Don't believe a whole lot that comes from the Morning Journal. I used to live in Lorain and they could never get any facts right in their stories.

Offline KJP

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Re: Cleveland: West Shore commuter rail
« Reply #701 on: June 03, 2011, 10:20:30 AM »
They've interviewed me often over the past 20 years, so I'm well acquainted with them. I just like keeping the pressure on the media to avoid being lazy.
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Offline CLEJoe

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Re: Cleveland: West Shore commuter rail
« Reply #702 on: September 21, 2011, 09:11:21 AM »
Just rolling around the transit threads and came across this. Never heard of it! Any update on its progress?

Offline KJP

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Re: Cleveland: West Shore commuter rail
« Reply #703 on: September 21, 2011, 04:28:30 PM »
It is in a partial alternatives analysis, but a full FTA-compliant AA cannot be conducted due to lack of funds. There will be public meetings coming up soon, so look for updates -- especially at the West Shore website and Facebook page (http://www.ridewestshore.com/ and http://www.facebook.com/ridewestshore.

Look for employer-subsidized bus service to Lorain and Erie counties as a possible initial step forward.
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Offline Nexis4Jersey

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Re: Cleveland: West Shore commuter rail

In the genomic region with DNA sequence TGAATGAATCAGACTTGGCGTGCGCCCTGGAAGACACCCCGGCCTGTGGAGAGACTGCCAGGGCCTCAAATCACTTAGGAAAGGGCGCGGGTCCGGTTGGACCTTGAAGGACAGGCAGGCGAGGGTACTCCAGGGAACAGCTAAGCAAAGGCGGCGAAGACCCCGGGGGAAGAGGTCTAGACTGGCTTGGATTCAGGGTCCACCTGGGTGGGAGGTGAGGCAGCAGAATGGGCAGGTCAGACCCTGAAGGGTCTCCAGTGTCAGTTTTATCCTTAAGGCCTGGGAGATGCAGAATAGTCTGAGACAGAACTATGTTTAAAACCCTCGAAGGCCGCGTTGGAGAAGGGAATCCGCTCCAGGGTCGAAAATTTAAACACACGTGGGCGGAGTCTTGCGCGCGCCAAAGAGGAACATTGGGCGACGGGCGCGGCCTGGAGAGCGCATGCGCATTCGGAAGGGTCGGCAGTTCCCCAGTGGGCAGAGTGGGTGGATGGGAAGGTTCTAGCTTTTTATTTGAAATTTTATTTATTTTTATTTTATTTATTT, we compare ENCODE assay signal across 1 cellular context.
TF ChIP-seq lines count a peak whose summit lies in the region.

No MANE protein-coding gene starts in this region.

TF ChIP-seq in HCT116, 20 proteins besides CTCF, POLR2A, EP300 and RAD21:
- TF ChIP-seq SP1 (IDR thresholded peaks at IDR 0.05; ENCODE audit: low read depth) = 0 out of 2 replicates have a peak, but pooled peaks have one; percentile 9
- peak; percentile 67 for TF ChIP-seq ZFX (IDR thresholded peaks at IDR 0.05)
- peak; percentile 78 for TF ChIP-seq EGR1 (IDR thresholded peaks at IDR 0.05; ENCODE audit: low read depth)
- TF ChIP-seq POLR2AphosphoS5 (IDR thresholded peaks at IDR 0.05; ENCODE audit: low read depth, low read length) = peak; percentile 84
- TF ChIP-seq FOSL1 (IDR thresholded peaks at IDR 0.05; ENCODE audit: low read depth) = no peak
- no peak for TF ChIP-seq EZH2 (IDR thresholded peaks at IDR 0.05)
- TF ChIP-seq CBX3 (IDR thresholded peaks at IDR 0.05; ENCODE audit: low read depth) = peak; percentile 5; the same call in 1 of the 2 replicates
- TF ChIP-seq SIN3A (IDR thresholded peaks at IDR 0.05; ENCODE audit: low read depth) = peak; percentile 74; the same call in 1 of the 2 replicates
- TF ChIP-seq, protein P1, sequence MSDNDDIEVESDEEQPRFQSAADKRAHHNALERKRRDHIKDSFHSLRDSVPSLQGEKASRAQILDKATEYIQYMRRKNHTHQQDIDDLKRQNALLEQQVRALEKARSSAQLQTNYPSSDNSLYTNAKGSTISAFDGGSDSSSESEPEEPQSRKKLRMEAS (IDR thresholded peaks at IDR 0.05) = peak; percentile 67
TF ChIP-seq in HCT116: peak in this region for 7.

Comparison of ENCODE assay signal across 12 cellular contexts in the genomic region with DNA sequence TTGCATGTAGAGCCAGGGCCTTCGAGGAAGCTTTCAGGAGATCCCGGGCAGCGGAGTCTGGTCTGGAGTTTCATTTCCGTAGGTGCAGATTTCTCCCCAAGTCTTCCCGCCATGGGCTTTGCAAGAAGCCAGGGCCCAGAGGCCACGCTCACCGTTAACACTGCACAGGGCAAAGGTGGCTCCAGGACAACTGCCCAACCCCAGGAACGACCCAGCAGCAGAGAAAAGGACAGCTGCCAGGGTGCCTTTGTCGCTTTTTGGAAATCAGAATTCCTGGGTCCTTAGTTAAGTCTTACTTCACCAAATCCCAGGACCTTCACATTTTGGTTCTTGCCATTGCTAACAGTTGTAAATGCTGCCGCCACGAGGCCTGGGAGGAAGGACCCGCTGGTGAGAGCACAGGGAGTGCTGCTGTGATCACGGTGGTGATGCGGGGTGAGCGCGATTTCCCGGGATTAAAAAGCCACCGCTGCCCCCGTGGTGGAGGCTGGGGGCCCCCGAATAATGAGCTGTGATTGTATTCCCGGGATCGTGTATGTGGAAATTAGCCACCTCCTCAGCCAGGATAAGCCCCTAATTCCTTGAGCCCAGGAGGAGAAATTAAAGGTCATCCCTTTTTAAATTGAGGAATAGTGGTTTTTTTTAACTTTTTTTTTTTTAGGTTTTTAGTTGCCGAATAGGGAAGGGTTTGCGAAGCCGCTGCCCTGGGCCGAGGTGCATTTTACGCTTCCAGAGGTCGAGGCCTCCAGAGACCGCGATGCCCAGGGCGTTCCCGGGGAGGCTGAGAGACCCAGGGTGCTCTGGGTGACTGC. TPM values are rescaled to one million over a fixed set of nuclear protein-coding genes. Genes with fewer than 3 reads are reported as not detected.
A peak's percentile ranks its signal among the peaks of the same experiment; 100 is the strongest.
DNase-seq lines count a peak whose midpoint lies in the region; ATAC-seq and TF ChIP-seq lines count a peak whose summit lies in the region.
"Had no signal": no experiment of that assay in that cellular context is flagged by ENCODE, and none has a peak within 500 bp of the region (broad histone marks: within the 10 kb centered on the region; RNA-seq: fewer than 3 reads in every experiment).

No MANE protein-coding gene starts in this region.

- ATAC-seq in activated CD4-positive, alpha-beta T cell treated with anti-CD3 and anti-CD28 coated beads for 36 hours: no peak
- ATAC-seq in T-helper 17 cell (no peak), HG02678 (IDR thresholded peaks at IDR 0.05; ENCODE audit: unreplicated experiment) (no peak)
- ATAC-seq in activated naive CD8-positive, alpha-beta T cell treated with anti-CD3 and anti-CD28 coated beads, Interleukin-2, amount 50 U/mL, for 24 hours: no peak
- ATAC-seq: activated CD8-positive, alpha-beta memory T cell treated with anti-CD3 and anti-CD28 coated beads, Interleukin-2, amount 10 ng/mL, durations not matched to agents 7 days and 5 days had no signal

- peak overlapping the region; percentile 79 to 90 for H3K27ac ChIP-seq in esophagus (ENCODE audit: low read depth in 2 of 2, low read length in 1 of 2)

« Reply #704 on: September 26, 2011, 12:23:37 AM »
What kind of trains would this line use?

Offline KJP

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Re: Cleveland: West Shore commuter rail
« Reply #705 on: September 26, 2011, 08:43:04 AM »
Way too early to be able to answer that. The planning hasn't advanced far enough to identify what is the best mode for this corridor. The early returns show that rail between Lorain and Tower City would perform best, but if there's no money then bus would have to be considered. There is even some question as to whether this corridor will have any public transit beyond what it has now, considering the two project-sponsor agencies in Lorain County do not have the funding to do anything right now.
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Offline KJP

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Re: Cleveland: West Shore commuter rail
« Reply #706 on: October 05, 2011, 09:04:50 AM »
Well at least someone got to commute into downtown Cleveland on a really nice train on the West Shore Corridor tracks through Lakewood this morning....






In the 1980s, a few months after the Conrail business train passed down a line, things would start disappearing from along the tracks like old depots, interlocking towers, etc. Sometimes a rail line would disappear too. I hope that's not the case from today's visit by the NS biz train.